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  1. We consider the class of integrated network design and scheduling problems. These problems focus on selecting and scheduling operations that will change the characteristics of a network, while being speci cally concerned with the performance of the network over time. Motivating applications of INDS problems include infrastructure restoration after extreme events and building humanitarian distribution supply chains. While similar models have been proposed, no one has performed an extensive review of INDS problems from their complexity, network and scheduling characteristics, information, and solution methods. We examine INDS problems under a parallel identical machine scheduling environment where the performance of themore » network is evaluated by solving classic network optimization problems. We classify that all considered INDS problems as NP-Hard and propose a novel heuristic dispatching rule algorithm that selects and schedules sets of arcs based on their interactions in the network. We present computational analysis based on realistic data sets representing the infrastructures of coastal New Hanover County, North Carolina, lower Manhattan, New York, and a realistic arti cial community CLARC County. These tests demonstrate the importance of a dispatching rule to arrive at near-optimal solutions during real-time decision making activities. We extend INDS problems to incorporate release dates which represent the earliest an operation can be performed and exible release dates through the introduction of specialized machine(s) that can perform work to move the release date earlier in time. An online optimization setting is explored where the release date of a component is not known.« less
  2. This report addresses the development of automated video-screening technology to assist security forces in protecting our homeland against terrorist threats. A prevailing threat is the covert placement of bombs inside crowded public facilities. Although video-surveillance systems are increasingly common, current systems cannot detect the placement of bombs. It is also unlikely that security personnel could detect a bomb or its placement by observing video from surveillance cameras. The problems lie in the large number of cameras required to monitor large areas, the limited number of security personnel employed to protect these areas, and the intense diligence required to effectively screenmore » live video from even a single camera. Different from existing video-detection systems designed to operate in nearly static environments, we are developing technology to detect changes in the background of dynamic environments: environments where motion and human activities are persistent over long periods. Our goal is to quickly detect background changes, even if the background is visible to the camera less than 5 percent of the time and possibly never free from foreground activity. Our approach employs statistical scene models based on mixture densities. We hypothesized that the background component of the mixture has a small variance compared to foreground components. Experiments demonstrate this hypothesis is true under a wide variety of operating conditions. A major focus involved the development of robust background estimation techniques that exploit this property. We desire estimation algorithms that can rapidly produce accurate background estimates and detection algorithms that can reliably detect background changes with minimal nuisance alarms. Another goal is to recognize unusual activities or foreground conditions that could signal an attack (e.g., large numbers of running people, people falling to the floor, etc.). Detection of background changes and/or unusual foreground activity can be used to alert security forces to the presence and location of potential threats. The results of this research are summarized in several MS Power-point slides included with this report.« less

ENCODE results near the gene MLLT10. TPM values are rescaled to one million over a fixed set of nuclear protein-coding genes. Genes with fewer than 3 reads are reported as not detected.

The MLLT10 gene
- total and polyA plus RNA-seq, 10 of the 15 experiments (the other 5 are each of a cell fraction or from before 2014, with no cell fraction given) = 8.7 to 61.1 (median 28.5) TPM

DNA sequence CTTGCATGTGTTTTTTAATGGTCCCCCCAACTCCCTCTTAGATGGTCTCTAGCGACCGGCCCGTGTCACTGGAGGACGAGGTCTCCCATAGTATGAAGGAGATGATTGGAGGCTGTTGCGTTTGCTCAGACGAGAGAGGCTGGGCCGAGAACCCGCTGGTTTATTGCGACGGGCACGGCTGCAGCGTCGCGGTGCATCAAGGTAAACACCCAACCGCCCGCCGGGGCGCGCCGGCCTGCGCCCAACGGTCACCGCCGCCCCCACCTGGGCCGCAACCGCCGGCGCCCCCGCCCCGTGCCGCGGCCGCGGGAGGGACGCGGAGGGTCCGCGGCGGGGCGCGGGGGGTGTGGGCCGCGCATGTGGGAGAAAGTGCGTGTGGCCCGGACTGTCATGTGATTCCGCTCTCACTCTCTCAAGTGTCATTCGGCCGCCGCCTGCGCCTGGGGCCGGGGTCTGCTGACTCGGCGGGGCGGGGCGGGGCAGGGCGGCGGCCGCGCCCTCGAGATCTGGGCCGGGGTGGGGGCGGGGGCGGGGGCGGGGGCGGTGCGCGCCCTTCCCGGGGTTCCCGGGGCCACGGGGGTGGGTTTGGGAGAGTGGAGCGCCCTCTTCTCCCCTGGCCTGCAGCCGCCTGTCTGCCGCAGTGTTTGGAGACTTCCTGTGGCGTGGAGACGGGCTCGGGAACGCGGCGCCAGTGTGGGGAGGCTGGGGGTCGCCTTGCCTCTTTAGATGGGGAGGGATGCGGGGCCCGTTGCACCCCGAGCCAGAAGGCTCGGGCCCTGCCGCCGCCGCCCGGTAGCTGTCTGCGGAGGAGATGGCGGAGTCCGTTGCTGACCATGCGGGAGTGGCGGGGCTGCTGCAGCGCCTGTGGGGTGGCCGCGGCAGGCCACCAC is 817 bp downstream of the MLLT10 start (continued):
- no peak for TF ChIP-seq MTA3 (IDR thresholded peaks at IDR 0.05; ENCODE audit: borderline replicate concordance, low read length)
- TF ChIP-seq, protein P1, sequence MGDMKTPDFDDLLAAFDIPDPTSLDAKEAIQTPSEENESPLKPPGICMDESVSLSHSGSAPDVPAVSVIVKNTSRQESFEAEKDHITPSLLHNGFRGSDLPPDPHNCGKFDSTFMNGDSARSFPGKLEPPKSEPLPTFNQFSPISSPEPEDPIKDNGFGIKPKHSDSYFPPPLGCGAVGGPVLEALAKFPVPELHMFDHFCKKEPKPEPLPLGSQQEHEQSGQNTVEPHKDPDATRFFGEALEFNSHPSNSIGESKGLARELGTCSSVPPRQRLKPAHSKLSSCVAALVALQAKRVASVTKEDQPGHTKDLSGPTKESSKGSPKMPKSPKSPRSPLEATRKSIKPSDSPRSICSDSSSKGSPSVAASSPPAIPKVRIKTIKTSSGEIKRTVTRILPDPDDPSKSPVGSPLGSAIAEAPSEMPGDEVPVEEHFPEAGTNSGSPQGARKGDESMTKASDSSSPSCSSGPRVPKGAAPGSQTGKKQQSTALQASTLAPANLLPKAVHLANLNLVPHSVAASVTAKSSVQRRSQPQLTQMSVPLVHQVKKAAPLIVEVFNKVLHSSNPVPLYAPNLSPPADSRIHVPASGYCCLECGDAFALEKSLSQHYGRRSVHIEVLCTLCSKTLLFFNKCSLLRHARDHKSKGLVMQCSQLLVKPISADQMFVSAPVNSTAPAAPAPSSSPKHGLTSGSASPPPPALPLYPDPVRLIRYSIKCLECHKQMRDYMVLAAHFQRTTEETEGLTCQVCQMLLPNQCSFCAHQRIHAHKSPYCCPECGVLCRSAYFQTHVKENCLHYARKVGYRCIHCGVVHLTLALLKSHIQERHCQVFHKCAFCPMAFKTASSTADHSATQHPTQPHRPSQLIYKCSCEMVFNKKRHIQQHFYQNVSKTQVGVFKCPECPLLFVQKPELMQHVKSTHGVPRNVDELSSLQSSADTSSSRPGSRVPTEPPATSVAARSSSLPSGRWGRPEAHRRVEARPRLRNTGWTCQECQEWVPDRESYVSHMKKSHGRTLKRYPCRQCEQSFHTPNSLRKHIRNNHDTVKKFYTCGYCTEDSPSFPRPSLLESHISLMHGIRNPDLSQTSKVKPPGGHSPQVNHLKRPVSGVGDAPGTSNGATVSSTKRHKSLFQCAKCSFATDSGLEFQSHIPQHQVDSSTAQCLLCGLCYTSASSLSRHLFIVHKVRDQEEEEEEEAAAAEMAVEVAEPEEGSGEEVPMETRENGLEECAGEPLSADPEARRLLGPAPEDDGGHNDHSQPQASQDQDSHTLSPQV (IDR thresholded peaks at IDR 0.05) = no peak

3. Abstract not provided.
  4. Abstract not provided.